Newlands Resolution

On August 12, 1898, the flag of the Republic of Hawaii over Iolani Palace was lowered to raise the United States flag to signify annexation.

The Newlands Resolution was an Act of Congress to annex the Republic of Hawaii and create the Territory of Hawaii against the express wishes of the overwhelming majority of the indigenous population and without a referendum of any kind.[1][2] It was written by and named after United States Congressman Francis G. Newlands.

In 1898 President of the United States William McKinley signed the treaty of annexation for Hawaii, but it failed in the Senate after the 21,000 signatures of the Kū’ē Petitions[3] were submitted. After the failure, Hawaii was annexed by means of joint resolution, called the Newlands Resolution.

It was approved on July 4, 1898 and signed on July 7 by William McKinley. In August of the same year, a ceremony was held on the steps of Iolani Palace to signify the official transfer of Hawaiian sovereignty to the United States.

The Newlands Resolution established a five-member commission to study which laws were needed in Hawaii. The commission included: Territorial Governor Sanford B. Dole (R-Hawaii Territory), Senators Shelby M. Cullom (R-IL) and John T. Morgan (D-AL), Representative Robert R. Hitt (R-IL) and former Hawaii Chief Justice and later Territorial Governor Walter F. Frear (R-Hawaii Territory). The commission's final report was submitted to Congress for a debate which lasted over a year. Congress raised objections that establishing an elected territorial government in Hawaii would lead to the admission of a state with a non-white majority. On July 12, 1898, the Joint Resolution passed and the Hawaiian Islands was annexed by the United States. This allowed duty-free trade between the islands and the mainland, and made the existing American military presence permanent.

The creation of the Territory of Hawaii was the final step in a long history of dwindling Hawaiian sovereignty and divided the local population. Debate between anti-sovereignty and sovereignty activists still exists over the legality of the acquisition of Hawaiian land under the United States constitution.[4][5]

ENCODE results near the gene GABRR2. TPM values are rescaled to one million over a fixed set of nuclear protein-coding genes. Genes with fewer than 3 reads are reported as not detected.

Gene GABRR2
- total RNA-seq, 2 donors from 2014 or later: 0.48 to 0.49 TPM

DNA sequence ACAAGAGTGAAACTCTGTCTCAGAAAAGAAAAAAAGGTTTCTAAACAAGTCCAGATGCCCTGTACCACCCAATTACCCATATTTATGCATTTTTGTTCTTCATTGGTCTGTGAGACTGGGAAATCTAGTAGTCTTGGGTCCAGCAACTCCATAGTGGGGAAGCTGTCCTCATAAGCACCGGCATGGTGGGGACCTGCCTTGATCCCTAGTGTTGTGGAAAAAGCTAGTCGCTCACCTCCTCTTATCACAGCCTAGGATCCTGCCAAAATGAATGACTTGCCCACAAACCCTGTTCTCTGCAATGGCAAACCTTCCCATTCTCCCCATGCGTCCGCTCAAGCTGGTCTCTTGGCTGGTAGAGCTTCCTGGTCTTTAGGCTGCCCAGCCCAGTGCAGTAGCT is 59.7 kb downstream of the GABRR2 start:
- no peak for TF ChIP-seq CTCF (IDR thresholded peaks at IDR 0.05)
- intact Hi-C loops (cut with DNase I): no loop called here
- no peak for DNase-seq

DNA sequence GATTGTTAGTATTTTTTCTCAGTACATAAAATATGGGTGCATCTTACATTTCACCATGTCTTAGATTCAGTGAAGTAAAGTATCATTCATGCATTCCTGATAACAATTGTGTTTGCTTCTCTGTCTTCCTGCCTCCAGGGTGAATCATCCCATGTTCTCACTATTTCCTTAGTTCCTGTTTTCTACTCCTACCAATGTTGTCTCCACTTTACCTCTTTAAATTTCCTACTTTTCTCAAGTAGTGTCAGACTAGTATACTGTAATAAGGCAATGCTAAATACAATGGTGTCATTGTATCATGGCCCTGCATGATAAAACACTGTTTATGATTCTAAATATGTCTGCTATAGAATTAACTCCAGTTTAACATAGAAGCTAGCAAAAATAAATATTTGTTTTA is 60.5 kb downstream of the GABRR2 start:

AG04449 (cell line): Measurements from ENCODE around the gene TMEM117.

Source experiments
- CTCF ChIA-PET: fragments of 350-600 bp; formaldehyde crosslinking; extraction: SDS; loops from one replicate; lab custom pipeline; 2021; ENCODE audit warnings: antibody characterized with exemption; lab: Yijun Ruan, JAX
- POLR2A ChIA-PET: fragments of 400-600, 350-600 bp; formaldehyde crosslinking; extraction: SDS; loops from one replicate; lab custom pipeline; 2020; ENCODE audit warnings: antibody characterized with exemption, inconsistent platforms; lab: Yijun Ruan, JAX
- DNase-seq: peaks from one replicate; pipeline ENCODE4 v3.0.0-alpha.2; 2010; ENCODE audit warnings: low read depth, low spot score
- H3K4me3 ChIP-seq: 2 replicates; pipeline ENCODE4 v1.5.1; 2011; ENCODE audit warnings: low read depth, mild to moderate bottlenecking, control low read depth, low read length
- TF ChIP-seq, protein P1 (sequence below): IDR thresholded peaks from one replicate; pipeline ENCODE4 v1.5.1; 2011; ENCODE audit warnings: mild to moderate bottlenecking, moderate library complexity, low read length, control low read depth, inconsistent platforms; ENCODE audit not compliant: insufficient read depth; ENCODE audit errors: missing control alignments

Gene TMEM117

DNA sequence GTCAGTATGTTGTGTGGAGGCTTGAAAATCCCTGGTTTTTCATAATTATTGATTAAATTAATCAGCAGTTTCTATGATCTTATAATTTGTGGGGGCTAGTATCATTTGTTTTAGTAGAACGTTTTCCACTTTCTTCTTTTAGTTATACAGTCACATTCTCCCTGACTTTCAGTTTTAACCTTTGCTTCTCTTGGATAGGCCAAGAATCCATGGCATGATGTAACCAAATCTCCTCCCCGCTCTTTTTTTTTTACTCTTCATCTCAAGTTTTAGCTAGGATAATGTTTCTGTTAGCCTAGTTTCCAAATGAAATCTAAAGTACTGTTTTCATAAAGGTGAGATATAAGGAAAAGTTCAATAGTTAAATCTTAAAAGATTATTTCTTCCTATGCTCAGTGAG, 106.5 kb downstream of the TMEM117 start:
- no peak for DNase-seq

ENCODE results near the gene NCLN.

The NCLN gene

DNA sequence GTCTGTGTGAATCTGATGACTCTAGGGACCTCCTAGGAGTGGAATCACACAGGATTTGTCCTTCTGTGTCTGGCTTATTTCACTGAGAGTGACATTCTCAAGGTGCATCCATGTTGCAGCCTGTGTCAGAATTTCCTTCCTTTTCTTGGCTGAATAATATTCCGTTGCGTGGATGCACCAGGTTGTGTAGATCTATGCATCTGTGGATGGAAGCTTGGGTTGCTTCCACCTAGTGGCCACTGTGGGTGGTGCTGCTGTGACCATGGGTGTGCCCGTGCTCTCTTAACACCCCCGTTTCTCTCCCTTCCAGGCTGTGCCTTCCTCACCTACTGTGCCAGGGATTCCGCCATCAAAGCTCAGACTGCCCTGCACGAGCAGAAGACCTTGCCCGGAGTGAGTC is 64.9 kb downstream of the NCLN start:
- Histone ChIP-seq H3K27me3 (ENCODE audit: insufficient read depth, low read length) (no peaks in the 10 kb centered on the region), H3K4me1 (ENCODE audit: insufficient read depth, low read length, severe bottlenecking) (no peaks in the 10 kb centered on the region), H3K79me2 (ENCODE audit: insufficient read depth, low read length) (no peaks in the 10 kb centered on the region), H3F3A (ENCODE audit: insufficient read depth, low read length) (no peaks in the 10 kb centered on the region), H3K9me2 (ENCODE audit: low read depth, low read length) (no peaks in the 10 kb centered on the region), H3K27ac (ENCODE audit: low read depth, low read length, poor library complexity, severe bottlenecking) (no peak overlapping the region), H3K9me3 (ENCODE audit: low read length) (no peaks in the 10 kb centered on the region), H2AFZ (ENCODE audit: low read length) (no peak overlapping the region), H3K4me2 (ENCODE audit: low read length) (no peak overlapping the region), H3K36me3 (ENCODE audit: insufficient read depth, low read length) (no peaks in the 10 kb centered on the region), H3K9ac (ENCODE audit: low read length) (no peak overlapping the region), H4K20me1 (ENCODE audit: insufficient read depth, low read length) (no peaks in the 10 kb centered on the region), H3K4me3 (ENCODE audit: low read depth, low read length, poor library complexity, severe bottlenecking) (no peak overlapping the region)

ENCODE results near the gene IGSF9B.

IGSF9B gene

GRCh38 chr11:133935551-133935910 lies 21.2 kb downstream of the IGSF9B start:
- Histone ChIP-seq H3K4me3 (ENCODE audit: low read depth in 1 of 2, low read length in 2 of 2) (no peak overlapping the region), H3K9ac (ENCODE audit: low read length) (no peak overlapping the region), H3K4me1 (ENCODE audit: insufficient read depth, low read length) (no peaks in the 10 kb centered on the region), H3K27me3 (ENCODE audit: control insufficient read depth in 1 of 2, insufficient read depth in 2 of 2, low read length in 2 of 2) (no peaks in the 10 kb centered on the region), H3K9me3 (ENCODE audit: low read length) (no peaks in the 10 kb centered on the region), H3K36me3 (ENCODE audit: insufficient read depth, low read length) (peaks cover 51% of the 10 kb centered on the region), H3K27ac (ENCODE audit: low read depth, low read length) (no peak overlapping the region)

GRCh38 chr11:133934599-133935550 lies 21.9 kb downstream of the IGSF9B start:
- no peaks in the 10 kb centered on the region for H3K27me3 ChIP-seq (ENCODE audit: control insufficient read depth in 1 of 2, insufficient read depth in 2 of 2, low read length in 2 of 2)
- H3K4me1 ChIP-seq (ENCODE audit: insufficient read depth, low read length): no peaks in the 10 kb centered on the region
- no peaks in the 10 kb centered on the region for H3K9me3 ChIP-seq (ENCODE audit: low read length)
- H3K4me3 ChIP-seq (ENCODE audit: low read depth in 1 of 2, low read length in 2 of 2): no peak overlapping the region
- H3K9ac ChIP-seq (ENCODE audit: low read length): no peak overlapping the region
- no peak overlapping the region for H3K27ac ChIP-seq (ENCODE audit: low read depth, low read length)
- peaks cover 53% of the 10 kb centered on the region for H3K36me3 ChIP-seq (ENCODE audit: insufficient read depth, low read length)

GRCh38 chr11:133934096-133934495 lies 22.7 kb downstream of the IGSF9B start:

Background of Senate debate

The bombing of the U.S.S. Maine took place in Cuba in February, 1898.[6] That bombing triggered the Spanish–American War, which caused world events to soon force the annexation issue. President Benjamin Harrison submitted a treaty to annex the Hawaiian Islands to the United States Senate for ratification.[7] In 1897, the treaty was blocked due to lobbying by Hawaiian public officials and a petition from native Hawaiians. Only 46 out of 90 senators voted in favor of the resolution, which was more than the required majority but less than the two-thirds required by the Treaty Clause.[8]

See also


  1. The Spanish-Cuban-American War and the Birth of American Imperialism Vol. 2 ...Philip S. Foner P.414
  2. From a Native Daughter: Colonialism and Sovereignty in Hawaiʻi Haunani-Kay Trask P.29
  3. Twigg-Smith, Thurston (1998). Hawaiian Sovereignty: Do the Facts Matter?. Honolulu: Goodale Pub. p. 239. ISBN 978-0966294514.
  4. Trask, Haunani-Kay (1999). From a Native Daughter : Colonialism and Sovereignty in Hawaiʻi. Honolulu: University of Hawaii Press. pp. 13–16. ISBN 978-0824820596 via eBook Academic Collection (EBSCOhost).
  5. , Joint Resolution Website, retrieved on October 29, 2014.
  6. , Petition against the Annexation of Hawaii Website, retrieved on October 29, 2014.
  7. , History of the Treaty, and Petition Website, retrieved on October 29, 2014.

Further reading

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